Additionally, using sensor array 130, including electrical contacts located on its back, e.g., a sensor, and an interconnect, e.g., metal-on-polyimide flexible film attached to the substrate I/O pads facilitates increasing a quantity of I/O connections, since device I/O's are often configured either in single, linear, or area pad arrays, with an area array offering the greatest density of I/O connections. For the density of I/O connections effected by area arrays, at fine pitch (less than 1 mm), utilizing a flexible interconnect facilitates achieving a high performance, highly reliable electrical connection. Further, by attaching electronic device 117, at, or near the sensor, additional improvements may be achieved in the areas of electrical and functional performance, reduction of noise, and reduction of system I/O connections. These improvements are realized as a result of reduced interconnect lengths, e.g., the interconnect from sensor to system amplification, and the capacity for signal amplification, processing, conditioning, etc., implemented prior to transmitting the signals to the system, in parallel or serial format. Also, environmental and electrical shielding to protect signals from undesired interference and signal degradation may be included by means of embedding or affixing the appropriate materials, e.g., tungsten, diamond-like-carbon, copper, etc., to the backside of the sensor, metal-on-polyimide film, or miniature packages attached to the interconnect system(s) or included in the sensor system packaging.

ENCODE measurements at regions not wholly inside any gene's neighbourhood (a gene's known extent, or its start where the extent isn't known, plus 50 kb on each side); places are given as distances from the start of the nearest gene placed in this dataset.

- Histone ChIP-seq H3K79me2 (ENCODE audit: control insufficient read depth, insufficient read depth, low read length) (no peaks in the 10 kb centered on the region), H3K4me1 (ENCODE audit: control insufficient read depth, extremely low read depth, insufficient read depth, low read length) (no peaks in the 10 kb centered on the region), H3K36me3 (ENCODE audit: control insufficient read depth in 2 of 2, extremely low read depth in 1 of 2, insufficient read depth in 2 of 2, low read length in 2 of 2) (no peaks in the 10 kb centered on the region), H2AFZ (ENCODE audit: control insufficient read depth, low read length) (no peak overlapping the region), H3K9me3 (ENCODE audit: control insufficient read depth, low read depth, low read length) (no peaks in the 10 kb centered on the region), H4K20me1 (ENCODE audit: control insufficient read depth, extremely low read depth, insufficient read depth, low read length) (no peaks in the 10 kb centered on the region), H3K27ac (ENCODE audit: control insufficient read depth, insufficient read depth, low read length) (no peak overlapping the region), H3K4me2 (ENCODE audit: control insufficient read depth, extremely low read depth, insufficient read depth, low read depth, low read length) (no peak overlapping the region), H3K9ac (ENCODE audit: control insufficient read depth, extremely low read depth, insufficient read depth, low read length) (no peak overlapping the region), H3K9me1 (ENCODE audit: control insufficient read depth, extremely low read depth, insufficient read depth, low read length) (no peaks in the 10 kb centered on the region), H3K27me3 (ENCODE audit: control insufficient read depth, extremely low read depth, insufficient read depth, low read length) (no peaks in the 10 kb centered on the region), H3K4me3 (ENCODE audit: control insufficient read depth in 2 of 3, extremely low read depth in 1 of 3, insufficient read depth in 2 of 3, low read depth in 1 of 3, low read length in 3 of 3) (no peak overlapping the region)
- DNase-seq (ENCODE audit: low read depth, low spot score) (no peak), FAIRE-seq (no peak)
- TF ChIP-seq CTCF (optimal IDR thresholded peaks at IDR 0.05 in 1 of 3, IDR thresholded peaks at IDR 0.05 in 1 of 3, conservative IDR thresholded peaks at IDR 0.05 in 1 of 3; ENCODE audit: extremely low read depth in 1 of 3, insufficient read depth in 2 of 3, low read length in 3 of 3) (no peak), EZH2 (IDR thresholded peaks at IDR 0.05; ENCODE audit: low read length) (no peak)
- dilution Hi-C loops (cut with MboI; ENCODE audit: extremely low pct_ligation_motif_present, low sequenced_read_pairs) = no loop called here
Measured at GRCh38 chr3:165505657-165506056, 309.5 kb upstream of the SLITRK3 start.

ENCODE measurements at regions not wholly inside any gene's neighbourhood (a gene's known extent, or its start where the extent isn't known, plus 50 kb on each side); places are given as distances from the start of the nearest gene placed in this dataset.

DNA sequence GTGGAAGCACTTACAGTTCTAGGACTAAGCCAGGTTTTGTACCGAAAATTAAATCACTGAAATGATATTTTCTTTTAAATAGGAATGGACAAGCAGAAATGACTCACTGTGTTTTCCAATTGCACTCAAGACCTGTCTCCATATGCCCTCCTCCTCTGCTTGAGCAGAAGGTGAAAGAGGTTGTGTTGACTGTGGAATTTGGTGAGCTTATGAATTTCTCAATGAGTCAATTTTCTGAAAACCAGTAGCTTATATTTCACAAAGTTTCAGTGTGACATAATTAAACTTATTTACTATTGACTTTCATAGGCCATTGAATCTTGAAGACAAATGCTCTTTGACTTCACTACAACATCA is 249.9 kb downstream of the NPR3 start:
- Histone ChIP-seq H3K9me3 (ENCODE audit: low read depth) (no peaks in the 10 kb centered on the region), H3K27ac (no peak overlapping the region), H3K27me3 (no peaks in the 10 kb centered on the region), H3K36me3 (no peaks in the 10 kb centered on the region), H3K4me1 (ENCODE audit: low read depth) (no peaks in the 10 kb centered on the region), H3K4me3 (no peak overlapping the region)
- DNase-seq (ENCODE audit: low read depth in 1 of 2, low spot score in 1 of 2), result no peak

Having interconnected and packaged system components to effect a miniature package with a backside I/O connection, as described above, the sensors could then be arranged in two-dimensional arrays. These two dimensional arrays, made possible by the lack of I/O connections situated or located at the device periphery, can be configured to any size or dimension, relative to the quantity and arrangement of rows and columns of individual sensors, thus providing for desired structures compatible with applications in imaging or characterizing desired physical areas or volumes of physical objects, energy fields, etc.
In another implementation, a rigid, semi-rigid, or flexible interposer can be attached to the sensor back or top located I/O connections prior to assembly or attachment of ancillary or system electronics. This interposer may serve to reconfigure, fan-in, or fan-out I/O connections as well as provide shielding, embedded or affixed, and provide a substrate or mounting base for system electronics, components, etc. Furthermore the interposer could be constructed to satisfy desired mechanical or thermal performance needs.